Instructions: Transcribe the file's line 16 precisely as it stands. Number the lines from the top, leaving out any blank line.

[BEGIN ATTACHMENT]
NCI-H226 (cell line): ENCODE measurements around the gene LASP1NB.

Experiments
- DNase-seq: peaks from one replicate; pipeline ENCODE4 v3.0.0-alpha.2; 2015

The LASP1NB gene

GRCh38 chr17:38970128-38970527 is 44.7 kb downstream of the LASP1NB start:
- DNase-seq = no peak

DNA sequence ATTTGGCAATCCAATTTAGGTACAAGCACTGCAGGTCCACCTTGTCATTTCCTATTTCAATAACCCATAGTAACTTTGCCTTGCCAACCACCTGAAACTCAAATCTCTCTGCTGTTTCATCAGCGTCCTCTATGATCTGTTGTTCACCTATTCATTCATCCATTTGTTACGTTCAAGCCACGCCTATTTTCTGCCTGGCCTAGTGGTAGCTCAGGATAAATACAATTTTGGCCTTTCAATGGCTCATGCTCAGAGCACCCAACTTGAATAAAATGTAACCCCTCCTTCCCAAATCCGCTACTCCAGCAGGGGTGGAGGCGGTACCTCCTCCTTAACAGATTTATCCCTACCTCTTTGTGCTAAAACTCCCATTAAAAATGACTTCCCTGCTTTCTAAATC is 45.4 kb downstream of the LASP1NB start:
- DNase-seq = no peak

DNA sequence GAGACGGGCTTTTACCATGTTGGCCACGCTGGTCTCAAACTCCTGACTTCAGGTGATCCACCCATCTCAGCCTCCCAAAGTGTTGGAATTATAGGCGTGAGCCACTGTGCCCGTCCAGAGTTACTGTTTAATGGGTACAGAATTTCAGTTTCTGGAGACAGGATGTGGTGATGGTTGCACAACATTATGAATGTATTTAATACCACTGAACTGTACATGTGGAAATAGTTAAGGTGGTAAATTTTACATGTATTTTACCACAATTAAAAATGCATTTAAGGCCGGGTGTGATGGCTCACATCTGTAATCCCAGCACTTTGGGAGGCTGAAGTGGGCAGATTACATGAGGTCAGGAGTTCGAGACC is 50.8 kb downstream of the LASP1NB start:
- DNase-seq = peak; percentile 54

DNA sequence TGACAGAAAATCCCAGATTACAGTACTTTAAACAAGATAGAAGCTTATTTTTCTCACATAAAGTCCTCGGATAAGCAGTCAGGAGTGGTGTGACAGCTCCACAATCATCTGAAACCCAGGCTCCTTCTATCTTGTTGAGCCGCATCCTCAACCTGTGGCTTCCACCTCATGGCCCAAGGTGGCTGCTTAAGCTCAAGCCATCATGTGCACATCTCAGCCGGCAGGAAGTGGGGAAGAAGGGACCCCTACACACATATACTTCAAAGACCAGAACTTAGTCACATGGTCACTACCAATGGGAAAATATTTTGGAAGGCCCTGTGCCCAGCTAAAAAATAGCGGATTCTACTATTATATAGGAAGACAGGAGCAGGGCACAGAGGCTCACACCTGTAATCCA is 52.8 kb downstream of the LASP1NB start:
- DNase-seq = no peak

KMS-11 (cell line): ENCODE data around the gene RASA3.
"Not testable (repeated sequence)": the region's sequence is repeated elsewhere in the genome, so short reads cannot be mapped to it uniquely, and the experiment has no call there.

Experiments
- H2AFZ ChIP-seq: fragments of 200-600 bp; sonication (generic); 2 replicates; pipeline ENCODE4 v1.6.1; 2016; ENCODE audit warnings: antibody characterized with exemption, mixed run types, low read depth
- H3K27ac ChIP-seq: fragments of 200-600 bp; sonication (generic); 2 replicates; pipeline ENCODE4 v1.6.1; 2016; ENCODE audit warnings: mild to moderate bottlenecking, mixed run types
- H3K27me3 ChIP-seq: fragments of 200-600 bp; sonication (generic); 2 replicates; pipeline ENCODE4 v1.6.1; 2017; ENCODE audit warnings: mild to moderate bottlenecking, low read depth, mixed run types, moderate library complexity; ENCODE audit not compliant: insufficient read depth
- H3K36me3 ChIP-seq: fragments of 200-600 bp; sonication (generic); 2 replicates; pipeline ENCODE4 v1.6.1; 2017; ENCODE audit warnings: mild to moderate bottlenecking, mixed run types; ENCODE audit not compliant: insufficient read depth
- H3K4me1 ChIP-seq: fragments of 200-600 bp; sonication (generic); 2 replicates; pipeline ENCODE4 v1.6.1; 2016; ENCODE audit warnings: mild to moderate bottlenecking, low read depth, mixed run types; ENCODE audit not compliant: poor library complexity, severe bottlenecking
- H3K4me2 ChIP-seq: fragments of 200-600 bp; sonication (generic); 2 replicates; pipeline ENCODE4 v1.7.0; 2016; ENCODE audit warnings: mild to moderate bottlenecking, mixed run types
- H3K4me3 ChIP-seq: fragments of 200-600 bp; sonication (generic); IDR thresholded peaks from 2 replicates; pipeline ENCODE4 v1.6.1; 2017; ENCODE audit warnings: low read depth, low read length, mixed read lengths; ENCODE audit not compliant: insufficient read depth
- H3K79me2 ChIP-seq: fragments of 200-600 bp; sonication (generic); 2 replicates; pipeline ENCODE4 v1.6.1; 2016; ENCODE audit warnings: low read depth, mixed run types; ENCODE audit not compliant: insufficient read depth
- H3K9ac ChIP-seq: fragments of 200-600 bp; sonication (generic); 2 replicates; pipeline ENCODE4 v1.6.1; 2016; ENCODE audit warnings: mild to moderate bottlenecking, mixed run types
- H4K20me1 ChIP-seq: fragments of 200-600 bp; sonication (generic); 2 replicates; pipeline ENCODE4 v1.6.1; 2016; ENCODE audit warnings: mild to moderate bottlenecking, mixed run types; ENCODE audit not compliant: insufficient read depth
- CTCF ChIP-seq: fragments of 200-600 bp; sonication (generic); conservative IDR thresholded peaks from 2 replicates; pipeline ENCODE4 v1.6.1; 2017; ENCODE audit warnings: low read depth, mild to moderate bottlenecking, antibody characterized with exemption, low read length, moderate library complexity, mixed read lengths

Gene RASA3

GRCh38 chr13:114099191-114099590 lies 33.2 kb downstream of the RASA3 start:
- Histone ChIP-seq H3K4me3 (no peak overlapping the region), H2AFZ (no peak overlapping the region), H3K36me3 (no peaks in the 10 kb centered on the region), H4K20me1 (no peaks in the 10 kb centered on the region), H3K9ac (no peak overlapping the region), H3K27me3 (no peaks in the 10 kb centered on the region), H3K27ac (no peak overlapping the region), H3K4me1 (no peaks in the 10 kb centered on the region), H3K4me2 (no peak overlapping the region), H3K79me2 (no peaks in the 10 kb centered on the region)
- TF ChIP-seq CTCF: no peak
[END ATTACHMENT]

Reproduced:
- H2AFZ ChIP-seq: fragments of 200-600 bp; sonication (generic); 2 replicates; pipeline ENCODE4 v1.6.1; 2016; ENCODE audit warnings: antibody characterized with exemption, mixed run types, low read depth